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HMRC hunts for undeclared dividends

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Beware, the taxman is coming! HMRC has launched a new campaign targeting shareholders who may still need to declare dividend income on their tax returns. This campaign focuses specifically on dividends paid to their shareholders by small private companies. If you’re a shareholder in a small company, read on to find out if you could be at risk and what steps you should take if HMRC comes knocking.

What’s behind this campaign?

HMRC regularly runs campaigns to recover lost tax revenue in specific areas where taxpayers may need to be more compliant.

This latest campaign focuses on dividends paid to individual shareholders, which HMRC believes may need to be properly declared on tax returns. By analyzing company accounts, they can identify discrepancies between dividends paid to shareholders and what those individuals declared on their Self Assessment tax returns.

Where HMRC spots a discrepancy, they will write to shareholders asking them to review their affairs. The letters allow taxpayers to voluntarily disclose and pay any additional tax due before HMRC launches a formal investigation.

Who is at risk?

This campaign particularly targets small or medium-sized private company shareholders, where dividends may not be handled as rigorously as in larger corporations.

You could be at risk if:

  • You’re a small private company shareholder who has paid you dividends you’ve omitted or under-declared on your tax return.
  • You’re a director who has taken informal dividends or ‘director’s loans’ that have yet to be declared income.
  • Your company’s accountants must provide correct advice or information on dividend tax obligations.
  • You’ve not fully understood the tax implications of the dividends you receive

What should you do if HMRC writes to you?

Keep your head in the sand if you receive a letter from HMRC about undeclared dividends. Ignoring it won’t make the issue go away.

You have two options:

  1. Confirm to HMRC that your tax returns are correct and that you have fully declared all dividend income received.
  2. Make a voluntary disclosure of any previously undeclared income using HMRC’s online disclosure facility. This allows you to pay the tax owed plus interest and potentially reduced penalties.

The key advantages of using the voluntary disclosure process are:

  • As long as you notify HMRC promptly and make an accurate and complete disclosure, higher penalties may be mitigated, and HMRC will not publish your name.
  • It demonstrates cooperation with HMRC, which can encourage a more lenient approach compared to an investigation further down the line.
  • You take control by quantifying what tax you owe upfront rather than leaving HMRC to determine it for you later.

In most cases, voluntarily disclosing undeclared income is preferable to burying your head in the sand. And making a disclosure certainly avoids handing control of the situation over to HMRC to investigate formally.

What does the voluntary disclosure process involve?

The process has a few key steps:

Notify HMRC: First, you must notify HMRC that you intend to disclose unpaid tax. At this stage, you don’t need to provide full details; inform them that a disclosure is pending.

Gather records: You must gather your company records, accounts, dividend vouchers, tax calculations, etc., to quantify the additional tax owed. If records are incomplete, you may need to make reasonable estimates.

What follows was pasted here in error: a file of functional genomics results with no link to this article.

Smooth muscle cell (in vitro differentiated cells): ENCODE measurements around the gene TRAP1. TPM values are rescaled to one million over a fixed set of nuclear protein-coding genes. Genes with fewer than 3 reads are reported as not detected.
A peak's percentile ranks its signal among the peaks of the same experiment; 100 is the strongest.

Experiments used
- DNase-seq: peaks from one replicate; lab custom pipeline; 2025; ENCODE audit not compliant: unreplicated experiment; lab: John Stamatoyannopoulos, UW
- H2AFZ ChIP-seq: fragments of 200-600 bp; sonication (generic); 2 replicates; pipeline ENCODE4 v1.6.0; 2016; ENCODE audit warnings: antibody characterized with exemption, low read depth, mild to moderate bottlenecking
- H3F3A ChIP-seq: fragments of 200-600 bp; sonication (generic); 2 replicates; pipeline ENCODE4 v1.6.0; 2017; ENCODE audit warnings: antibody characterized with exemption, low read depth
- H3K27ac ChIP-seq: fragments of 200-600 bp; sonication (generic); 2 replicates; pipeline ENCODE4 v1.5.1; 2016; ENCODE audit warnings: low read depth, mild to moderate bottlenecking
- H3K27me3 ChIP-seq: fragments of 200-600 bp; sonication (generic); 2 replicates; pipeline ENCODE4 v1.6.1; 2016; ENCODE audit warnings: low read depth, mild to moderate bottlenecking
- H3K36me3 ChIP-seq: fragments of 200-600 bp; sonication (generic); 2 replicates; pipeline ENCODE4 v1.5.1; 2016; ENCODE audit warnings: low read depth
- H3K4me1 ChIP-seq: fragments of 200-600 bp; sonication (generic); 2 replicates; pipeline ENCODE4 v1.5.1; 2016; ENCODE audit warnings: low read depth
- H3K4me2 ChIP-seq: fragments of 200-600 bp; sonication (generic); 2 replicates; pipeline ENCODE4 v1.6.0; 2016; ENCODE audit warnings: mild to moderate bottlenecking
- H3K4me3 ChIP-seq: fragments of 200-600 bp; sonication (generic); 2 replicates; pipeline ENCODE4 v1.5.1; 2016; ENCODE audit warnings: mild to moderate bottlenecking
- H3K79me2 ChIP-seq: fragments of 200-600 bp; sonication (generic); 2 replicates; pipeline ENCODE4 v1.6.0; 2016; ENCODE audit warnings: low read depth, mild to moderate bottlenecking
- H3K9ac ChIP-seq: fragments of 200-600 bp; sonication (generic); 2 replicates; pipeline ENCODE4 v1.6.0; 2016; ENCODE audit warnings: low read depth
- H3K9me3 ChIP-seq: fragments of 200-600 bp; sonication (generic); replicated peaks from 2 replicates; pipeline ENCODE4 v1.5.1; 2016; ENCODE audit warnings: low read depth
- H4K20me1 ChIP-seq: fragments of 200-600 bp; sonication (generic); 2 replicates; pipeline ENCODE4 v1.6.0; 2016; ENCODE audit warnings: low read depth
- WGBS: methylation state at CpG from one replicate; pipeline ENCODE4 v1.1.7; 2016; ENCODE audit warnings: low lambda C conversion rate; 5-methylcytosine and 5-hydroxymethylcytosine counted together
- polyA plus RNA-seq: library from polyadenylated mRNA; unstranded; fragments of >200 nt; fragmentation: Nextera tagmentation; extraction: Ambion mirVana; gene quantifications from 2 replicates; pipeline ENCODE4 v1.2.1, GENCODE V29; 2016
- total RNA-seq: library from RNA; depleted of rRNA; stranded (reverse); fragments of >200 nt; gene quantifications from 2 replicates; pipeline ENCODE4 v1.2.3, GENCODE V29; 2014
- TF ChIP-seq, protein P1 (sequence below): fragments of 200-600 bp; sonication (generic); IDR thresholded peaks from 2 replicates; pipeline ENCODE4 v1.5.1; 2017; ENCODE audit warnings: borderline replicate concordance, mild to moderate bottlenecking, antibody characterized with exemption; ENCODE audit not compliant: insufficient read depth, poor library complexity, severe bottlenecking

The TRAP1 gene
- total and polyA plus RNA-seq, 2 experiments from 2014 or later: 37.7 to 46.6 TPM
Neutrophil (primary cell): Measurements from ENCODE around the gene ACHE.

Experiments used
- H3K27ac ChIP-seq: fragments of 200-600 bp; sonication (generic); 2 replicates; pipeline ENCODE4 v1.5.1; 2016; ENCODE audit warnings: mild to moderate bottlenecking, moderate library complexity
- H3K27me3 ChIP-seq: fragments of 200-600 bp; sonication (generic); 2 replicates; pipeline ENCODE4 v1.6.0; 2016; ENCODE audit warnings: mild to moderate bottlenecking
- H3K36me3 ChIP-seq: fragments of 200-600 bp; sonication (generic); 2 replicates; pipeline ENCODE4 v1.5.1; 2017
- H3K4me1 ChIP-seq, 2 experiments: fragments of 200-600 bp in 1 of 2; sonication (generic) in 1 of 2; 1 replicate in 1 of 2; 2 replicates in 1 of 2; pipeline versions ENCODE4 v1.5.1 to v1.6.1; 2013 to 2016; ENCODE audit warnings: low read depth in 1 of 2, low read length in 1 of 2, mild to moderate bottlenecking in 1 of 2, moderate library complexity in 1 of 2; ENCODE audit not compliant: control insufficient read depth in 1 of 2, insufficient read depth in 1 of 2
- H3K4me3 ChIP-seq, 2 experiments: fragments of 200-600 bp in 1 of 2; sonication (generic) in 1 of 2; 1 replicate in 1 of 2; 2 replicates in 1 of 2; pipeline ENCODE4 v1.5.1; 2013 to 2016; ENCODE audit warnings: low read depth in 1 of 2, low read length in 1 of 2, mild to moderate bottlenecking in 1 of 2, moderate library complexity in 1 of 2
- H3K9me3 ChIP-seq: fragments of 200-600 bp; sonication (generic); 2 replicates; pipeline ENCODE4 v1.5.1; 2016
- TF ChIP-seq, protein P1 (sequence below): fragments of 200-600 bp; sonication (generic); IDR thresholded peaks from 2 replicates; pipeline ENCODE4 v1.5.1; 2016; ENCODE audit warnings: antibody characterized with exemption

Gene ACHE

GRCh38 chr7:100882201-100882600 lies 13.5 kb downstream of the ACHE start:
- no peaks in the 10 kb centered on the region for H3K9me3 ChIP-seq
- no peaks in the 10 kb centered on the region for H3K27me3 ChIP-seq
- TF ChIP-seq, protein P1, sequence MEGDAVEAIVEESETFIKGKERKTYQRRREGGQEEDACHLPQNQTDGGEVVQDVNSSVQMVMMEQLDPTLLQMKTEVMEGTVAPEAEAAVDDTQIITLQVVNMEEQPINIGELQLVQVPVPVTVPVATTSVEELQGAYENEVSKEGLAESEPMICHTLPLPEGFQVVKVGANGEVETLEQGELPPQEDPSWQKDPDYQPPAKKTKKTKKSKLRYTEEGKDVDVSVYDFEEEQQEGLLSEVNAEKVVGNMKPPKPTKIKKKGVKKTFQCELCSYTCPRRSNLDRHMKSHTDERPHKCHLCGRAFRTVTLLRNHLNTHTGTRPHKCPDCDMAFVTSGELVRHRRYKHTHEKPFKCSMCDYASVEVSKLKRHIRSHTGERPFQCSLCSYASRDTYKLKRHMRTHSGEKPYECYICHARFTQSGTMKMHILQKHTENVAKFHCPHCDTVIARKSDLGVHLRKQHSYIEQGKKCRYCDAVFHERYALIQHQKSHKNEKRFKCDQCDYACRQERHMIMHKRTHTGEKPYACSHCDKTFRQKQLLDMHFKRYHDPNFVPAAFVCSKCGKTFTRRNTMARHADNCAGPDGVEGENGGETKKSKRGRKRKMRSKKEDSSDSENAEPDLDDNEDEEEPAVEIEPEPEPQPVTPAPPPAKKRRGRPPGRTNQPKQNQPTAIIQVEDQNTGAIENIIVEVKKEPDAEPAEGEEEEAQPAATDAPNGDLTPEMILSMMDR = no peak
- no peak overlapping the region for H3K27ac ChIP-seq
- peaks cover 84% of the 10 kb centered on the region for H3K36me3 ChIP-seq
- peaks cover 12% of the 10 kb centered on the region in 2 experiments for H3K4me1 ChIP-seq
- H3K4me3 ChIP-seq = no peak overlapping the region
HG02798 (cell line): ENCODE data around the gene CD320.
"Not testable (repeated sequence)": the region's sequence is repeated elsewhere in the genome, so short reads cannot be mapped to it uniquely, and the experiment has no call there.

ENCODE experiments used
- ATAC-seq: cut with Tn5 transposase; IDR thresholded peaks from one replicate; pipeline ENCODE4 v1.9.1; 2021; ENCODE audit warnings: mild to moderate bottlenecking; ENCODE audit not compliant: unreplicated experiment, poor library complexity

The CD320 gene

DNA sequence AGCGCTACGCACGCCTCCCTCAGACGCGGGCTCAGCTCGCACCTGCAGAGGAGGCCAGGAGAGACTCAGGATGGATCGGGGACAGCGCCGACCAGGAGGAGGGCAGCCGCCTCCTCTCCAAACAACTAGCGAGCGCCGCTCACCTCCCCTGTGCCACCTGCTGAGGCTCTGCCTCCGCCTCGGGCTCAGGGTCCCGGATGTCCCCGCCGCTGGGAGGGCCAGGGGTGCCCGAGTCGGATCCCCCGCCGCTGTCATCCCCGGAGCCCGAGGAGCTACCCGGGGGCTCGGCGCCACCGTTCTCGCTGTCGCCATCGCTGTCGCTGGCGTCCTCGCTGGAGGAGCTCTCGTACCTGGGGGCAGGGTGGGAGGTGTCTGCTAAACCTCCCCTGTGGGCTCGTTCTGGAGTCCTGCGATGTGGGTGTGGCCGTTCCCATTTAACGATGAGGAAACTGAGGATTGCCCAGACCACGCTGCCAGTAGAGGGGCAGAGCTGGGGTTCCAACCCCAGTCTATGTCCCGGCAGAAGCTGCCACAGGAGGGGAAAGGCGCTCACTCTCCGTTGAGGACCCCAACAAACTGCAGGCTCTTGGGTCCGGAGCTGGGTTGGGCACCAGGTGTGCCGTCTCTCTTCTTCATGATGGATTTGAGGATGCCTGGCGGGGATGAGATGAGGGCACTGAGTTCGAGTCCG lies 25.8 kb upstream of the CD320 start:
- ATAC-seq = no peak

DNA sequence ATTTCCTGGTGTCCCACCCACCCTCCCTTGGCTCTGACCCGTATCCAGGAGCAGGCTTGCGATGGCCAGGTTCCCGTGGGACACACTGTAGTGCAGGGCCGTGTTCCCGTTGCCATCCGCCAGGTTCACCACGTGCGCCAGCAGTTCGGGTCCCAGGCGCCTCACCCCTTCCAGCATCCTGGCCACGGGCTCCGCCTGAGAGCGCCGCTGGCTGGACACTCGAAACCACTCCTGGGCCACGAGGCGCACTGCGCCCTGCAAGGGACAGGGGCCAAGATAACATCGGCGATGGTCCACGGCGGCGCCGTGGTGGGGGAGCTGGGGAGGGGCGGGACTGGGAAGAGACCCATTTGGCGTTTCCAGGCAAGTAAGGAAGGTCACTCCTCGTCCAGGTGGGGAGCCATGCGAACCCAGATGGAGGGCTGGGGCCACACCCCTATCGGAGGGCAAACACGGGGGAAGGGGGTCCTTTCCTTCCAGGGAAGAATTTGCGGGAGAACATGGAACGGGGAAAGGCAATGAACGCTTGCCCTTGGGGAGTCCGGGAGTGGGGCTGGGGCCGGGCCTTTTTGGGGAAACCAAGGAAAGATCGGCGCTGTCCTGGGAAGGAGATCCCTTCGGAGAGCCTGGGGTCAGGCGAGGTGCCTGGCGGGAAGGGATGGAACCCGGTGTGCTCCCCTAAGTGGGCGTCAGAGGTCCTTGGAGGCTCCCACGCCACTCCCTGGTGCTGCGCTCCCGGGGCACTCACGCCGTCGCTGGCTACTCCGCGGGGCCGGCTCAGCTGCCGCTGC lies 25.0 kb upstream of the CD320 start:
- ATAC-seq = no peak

Submit disclosure: Within 90 days of notifying HMRC, you must send your disclosure through the online disclosure facility, detailing the previously undeclared income and calculating the additional tax and interest due.

Pay the Tax: You must settle the full amount owed when disclosing or agreeing on a payment plan with HMRC in advance if paying in instalments.

Cooperate with HMRC: It would help if you cooperated fully with any additional queries HMRC may have to validate your disclosure. Retain records in case of future review.

By cooperating with the voluntary disclosure process, you take control of resolving your tax affairs with HMRC. The alternative is to endure an investigation further down the line, where HMRC will be in the driving seat.

Can you get help?

Seeking specialist tax advice can be invaluable when faced with a tax investigation. The rules on dividends and disclosures can be complex, so unless you have expertise in this area, we recommend you go with it. Our tax advisers can help verify your tax position, ensure everything is noticed from your disclosure, and handle communications with HMRC on your behalf. This could be money well spent to achieve certainty and closure for you.

Dealing with tax investigations is rarely stress-free. But by taking the right advice and working positively with HMRC, you can reach an outcome that draws a line under the issue as smoothly as possible.

Take control of your tax affairs.

If HMRC has concerns about your declared dividend income and you receive one of these letters, you shouldn’t ignore it. Sticking your head in the sand is tempting but likely worsens matters in the long run.

You have an opportunity here to take control of resolving your tax affairs, either by confirming to HMRC that your returns are accurate or by cooperating with their voluntary disclosure facility. Taking the right advice, cooperating fully and maintaining open communication with tax officials means achieving the best outcome in an extremely difficult situation.

Disclaimer

Our blogs and articles are for information only. If you need help with your specific tax problem or need advice for your business please call us on 0800 135 7323